audiogram


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Related to audiogram: pure tone audiogram

au·di·o·gram

 (ô′dē-ə-grăm′)
n.
1. A graphic record of hearing ability for various sound frequencies that is used to measure hearing loss.
2. The procedure performed to produce such a record.

audiogram

(ˈɔːdɪəʊˌɡræm)
n
a graphic record of the acuity of hearing of a person obtained by means of an audiometer

au•di•o•gram

(ˈɔ di əˌgræm)

n.
the graphic record produced by an audiometer.
[1925–30]
ThesaurusAntonymsRelated WordsSynonymsLegend:
Noun1.audiogram - a graphical representation of a person's auditory sensitivity to sound
representation - a creation that is a visual or tangible rendering of someone or something
Translations

au·di·o·gram

n. audiograma, instrumento para anotar la agudeza de la audición.

audiogram

n audiograma m
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References in periodicals archive ?
The acoustic threshold measured 1 hour after acoustic trauma was elevated in the control group to 70-90 dB in the higher frequencies of the compound action potential audiogram, with a maximum threshold elevation ranging between 12 and 16 kHz.
Some of the hearing tests may include a tuning fork, pure tone audiogram, and bone conduction hearing or a speech audiogram.
You give a signal at the moment when you detect each sound, the results are recorded on a graph called an audiogram.
The most common audiometric configuration was the notched audiogram with a dip at 4 kHz occurring in 14 patients followed by slope configuration found in 13 patients.
An audiogram - con - firmed hearing decrement occurred in 142 of the participants receiving azi - thromycin (25%), compared with 110 of those receiving placebo (20%) (P -.04).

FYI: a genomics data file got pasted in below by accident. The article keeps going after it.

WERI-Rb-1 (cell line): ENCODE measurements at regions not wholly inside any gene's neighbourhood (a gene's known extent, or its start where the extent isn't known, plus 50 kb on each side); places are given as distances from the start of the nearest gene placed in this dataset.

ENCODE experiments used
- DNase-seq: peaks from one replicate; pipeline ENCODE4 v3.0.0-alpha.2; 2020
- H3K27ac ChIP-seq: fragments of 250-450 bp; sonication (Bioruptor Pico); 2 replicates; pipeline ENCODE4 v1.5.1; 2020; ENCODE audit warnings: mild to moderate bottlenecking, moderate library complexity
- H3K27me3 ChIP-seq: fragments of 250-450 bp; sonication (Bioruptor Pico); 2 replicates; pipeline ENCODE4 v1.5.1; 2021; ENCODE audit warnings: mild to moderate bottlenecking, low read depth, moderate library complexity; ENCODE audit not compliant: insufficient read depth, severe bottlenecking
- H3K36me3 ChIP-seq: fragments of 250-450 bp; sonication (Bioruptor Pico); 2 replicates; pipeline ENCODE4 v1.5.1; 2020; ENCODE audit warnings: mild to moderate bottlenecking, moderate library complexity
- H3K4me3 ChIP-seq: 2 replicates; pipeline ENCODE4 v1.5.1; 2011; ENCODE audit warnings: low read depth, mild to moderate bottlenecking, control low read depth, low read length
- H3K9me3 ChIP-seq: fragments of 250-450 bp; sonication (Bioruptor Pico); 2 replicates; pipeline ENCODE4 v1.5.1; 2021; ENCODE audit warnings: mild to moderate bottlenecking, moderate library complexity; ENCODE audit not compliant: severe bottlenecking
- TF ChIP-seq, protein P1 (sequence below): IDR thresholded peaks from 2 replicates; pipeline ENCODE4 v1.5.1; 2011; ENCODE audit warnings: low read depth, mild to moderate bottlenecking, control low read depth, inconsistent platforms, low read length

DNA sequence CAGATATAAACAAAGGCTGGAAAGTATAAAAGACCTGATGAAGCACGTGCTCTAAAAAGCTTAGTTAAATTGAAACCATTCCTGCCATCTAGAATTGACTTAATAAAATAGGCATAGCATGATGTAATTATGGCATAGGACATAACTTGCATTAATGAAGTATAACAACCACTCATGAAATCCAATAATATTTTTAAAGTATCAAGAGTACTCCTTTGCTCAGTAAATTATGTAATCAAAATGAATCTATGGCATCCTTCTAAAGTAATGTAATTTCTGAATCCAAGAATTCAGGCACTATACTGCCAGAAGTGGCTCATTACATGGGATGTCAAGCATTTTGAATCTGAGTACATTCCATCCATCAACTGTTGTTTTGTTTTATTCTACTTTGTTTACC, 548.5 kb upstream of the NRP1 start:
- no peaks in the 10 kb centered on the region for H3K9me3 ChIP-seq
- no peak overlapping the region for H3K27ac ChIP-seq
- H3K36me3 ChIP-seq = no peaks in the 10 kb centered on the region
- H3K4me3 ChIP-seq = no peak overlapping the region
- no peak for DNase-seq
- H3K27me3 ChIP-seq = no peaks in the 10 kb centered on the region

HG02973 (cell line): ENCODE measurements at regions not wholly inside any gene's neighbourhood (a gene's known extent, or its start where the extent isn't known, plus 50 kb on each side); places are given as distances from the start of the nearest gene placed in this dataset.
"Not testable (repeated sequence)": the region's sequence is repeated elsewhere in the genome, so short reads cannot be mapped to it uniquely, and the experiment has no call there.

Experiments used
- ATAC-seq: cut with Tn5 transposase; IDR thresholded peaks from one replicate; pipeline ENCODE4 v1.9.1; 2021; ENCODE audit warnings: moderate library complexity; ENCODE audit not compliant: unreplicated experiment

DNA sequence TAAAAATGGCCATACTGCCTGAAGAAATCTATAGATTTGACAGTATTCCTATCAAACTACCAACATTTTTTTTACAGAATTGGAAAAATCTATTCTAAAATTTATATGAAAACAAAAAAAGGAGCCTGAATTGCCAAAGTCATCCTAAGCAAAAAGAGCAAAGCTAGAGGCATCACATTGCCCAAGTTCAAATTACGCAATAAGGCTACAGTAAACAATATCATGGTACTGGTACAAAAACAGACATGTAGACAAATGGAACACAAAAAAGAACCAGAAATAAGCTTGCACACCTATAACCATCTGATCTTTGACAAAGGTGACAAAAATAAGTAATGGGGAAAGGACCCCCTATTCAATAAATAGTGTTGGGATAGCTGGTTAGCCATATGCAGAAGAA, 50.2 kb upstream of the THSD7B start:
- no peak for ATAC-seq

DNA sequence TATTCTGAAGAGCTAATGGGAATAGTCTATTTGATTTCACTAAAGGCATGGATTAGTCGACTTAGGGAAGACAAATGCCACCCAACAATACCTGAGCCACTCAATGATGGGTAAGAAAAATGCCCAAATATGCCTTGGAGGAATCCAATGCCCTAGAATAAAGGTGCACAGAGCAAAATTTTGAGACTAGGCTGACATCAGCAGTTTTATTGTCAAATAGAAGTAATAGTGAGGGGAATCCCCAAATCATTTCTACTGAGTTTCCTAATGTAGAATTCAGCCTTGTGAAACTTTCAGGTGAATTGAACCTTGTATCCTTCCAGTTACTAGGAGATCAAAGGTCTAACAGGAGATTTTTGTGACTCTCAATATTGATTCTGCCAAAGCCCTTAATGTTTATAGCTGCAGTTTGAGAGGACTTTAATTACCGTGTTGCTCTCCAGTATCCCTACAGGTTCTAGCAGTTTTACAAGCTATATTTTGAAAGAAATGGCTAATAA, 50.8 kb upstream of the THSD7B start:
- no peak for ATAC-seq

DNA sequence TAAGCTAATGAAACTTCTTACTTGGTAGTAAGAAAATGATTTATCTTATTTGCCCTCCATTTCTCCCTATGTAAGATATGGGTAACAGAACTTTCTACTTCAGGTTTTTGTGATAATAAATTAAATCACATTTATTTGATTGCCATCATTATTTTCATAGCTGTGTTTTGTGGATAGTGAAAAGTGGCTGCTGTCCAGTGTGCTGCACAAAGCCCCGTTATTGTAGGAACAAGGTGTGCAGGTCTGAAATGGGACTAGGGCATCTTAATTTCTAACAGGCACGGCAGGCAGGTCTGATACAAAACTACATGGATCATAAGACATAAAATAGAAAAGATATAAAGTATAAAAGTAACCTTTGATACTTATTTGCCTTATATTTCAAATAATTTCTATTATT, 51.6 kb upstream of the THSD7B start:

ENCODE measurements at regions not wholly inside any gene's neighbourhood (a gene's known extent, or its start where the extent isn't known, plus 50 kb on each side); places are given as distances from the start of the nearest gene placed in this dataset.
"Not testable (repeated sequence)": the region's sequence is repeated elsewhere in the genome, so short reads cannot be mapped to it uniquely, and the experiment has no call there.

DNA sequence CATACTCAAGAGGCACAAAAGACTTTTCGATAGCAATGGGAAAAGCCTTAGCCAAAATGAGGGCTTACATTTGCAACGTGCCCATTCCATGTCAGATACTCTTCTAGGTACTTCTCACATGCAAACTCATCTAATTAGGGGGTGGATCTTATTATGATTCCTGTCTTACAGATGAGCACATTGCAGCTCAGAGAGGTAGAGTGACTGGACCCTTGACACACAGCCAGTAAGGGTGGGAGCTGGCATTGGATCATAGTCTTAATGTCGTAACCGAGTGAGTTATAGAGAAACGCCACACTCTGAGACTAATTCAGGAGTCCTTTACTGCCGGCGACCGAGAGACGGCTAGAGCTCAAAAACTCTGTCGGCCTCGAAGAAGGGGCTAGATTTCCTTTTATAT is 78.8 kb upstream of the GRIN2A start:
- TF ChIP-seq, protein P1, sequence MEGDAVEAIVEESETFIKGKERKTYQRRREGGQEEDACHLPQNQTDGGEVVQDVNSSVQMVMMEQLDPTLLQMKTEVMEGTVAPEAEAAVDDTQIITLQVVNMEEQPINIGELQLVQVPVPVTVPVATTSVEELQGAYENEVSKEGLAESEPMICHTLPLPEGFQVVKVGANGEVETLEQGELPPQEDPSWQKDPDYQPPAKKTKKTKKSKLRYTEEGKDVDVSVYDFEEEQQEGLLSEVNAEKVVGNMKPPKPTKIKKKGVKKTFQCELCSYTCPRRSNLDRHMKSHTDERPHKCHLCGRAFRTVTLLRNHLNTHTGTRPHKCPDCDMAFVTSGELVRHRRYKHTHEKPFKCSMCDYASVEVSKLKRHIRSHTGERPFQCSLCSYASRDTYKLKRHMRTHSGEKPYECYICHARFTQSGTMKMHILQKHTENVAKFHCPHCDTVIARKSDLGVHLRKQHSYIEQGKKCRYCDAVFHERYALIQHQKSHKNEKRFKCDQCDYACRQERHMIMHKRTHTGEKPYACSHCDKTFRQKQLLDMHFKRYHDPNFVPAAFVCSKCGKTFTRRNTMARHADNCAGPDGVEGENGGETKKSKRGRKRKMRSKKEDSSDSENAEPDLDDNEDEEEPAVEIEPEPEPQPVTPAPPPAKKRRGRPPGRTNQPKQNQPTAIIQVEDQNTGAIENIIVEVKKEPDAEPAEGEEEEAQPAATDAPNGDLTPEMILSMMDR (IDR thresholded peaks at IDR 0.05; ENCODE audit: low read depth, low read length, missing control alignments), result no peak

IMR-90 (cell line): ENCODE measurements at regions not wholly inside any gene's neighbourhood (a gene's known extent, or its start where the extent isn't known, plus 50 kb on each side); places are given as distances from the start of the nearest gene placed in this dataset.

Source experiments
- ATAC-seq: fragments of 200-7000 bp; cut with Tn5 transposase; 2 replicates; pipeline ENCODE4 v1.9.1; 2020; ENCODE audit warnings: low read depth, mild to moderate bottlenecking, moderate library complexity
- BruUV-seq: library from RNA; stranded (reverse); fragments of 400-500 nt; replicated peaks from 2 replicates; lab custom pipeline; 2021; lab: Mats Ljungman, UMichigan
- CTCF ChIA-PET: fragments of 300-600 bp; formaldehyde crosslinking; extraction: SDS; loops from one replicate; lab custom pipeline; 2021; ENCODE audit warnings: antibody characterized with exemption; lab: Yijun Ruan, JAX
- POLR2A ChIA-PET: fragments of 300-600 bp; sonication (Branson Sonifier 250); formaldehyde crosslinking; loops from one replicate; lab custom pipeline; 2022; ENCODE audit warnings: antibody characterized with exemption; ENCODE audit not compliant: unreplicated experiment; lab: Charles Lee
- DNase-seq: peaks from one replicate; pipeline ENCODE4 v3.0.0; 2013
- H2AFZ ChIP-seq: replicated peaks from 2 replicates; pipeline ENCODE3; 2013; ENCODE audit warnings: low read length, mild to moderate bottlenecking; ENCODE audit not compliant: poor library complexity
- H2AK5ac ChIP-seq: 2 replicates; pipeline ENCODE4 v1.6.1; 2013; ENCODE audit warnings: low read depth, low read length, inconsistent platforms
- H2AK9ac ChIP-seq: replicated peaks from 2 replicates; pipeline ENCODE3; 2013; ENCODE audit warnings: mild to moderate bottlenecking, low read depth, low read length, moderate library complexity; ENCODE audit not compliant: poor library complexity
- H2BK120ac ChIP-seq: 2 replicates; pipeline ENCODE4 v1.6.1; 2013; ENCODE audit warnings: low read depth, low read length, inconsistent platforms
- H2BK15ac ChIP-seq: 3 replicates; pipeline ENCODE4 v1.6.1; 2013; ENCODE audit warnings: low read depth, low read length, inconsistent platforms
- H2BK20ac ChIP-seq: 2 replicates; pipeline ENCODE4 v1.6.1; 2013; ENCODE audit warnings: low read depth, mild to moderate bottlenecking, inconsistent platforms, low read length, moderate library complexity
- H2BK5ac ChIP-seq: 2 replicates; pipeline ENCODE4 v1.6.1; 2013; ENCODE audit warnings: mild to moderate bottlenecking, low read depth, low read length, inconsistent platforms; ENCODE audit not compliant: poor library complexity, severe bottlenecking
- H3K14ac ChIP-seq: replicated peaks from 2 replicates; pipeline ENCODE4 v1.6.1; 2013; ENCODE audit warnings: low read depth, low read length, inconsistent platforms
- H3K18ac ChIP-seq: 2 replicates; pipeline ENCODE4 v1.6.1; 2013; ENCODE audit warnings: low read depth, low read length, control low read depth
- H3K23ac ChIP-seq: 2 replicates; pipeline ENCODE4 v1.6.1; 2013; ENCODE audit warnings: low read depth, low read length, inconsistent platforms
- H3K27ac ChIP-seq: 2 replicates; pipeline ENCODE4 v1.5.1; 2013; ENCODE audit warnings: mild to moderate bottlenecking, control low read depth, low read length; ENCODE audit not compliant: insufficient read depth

In an audiology clinic, the universally accepted first measure of hearing ability is the audiogram. This is a measure of pure-tone hearing loss (against an agreed upon standard) over a wide range of frequencies.
Intended as a supplemental text for residency training programs, this collection describes the technical aspects of hearing aid fitting and addresses areas that can be particularly challenging to new physicians, such as fitting the pediatric patient with hearing loss or the patient with hydropic hearing loss with a changing baseline audiogram. One lengthy chapter reviews scientific evidence on potential nutriceutical interventions to protect hearing health.
Known as an audiogram, this grid of responses covers a wide range of frequencies from 250 Hz to 4000 Hz (low to high), and intensity of sounds from 0 dB to 120 dB (soft to loud).
An audiogram showed bilateral symmetrical mixed hearing loss.
A hearing test (audiogram) is easy, quick, and painless.
Pre- and postconcert audiograms were compared, and the data were analyzed using a multinomial probability model to determine audiogram frequency test-retest variability.